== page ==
My nickname became Big T Sam—guess what the T stood for or BTS for short. My name was Sam at that time (another story perhaps) and I ended up buying thick, black, rimmed glasses. And then I became the “Sam with the glasses,” which made for a nice change.

Though even with my new glasses, I would still constantly hear women snigger and sneer if my breasts were in any way, “on display.” I remember one time I was standing in line for the toilets in my bikini—(wait for it, because I’m an absolute freak…so much that Rick James would literally be quaking, in his glittery space boots)—I was waiting in the line for the toilets at the beach. And I hear these girls in the line say to each other, “Check out that sl*t with big t*ts in the blue bikini top over there.” They were all looking in my direction.

Me being me at the time, 20-something and shouldering a lot of unresolved trauma coupled with huge amounts of energy, I strode up to them with a whole whale’s weight of sass in my step. That sass was a disguise for how butt hurt I actually was.

“Would you rather I was dressed in an 80s ski suit? Would that make you feel more comfortable? Something up to the neck? Perhaps a space suit with the helmet on? Just to make sure that I’m well and truly hidden from view? Then I wouldn’t be a sl*t, hey?”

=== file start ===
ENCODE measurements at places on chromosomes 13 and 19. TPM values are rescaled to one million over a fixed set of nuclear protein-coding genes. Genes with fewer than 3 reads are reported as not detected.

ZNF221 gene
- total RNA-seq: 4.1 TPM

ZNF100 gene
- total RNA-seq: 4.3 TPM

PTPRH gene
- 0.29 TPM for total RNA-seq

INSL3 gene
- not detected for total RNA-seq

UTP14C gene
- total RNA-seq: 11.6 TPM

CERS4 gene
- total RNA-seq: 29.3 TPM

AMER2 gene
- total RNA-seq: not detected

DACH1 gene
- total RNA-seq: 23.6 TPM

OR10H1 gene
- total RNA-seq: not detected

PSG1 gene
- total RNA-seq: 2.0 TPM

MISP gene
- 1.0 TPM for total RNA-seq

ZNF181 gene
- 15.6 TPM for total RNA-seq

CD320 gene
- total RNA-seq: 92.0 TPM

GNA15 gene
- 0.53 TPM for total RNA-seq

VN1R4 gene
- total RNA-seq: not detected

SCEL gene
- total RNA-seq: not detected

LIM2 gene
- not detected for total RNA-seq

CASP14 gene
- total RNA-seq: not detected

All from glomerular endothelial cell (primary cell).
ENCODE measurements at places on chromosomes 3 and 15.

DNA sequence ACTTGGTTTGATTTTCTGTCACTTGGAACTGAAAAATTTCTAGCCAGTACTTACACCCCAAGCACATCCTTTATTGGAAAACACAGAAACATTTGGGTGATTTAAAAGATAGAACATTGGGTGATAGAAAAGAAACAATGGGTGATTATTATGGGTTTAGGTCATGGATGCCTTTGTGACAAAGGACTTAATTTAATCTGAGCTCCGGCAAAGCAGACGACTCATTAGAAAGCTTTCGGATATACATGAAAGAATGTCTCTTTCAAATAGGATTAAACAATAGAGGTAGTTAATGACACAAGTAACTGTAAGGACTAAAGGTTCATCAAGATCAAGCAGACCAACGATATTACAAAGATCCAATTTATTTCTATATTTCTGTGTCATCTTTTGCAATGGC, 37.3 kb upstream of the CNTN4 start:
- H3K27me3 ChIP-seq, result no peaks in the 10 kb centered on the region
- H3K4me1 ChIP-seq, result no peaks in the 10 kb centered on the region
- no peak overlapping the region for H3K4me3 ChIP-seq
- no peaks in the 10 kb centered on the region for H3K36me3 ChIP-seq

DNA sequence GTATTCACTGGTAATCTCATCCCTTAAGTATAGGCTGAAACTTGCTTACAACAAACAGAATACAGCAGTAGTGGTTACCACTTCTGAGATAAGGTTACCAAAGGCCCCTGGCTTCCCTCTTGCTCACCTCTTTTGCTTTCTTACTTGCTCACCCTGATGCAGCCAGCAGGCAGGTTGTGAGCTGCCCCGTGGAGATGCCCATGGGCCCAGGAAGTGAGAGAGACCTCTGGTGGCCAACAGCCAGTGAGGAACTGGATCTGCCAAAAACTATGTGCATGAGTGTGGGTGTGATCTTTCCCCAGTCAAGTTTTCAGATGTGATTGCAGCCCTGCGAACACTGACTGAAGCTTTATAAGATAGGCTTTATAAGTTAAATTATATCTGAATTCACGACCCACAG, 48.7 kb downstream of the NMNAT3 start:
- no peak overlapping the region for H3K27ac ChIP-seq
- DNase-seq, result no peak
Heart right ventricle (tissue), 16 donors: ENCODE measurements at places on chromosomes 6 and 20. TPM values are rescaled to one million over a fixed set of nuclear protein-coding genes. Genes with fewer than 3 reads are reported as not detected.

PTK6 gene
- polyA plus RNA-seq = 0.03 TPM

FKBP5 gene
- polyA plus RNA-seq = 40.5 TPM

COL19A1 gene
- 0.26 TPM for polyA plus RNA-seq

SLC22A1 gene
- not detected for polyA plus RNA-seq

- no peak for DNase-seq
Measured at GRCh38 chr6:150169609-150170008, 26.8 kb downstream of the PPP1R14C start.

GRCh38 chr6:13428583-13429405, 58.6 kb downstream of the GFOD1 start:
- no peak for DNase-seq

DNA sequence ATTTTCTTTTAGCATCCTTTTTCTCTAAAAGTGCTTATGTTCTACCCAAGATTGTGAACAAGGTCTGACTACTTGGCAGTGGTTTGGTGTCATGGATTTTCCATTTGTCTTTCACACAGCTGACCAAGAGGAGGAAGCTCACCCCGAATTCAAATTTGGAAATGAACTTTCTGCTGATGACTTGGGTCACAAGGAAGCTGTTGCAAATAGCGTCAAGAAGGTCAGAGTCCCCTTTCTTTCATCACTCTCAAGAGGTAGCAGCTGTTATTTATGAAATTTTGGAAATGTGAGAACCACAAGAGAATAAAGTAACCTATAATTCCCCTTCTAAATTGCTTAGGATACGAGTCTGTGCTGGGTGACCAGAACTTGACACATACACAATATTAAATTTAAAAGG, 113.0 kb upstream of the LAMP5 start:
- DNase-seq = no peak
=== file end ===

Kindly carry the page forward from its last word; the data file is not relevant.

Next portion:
They gawped and said nothing. I returned to my place in the line, filled with pride for sticking up for my boobies.

But, after a lot of experiences like that I developed boob trauma.

Yes that’s right. I was traumatised by my boobs and the attention they got.

So, for the last few years my boobs have remained hidden away. For fear of attention, fear of unwanted desire. Fear of women being mean or men being sleazy. They honestly felt numb to me. A little dead. When I looked at my boobies or even touched them. I just felt grief, coupled with shame and anger.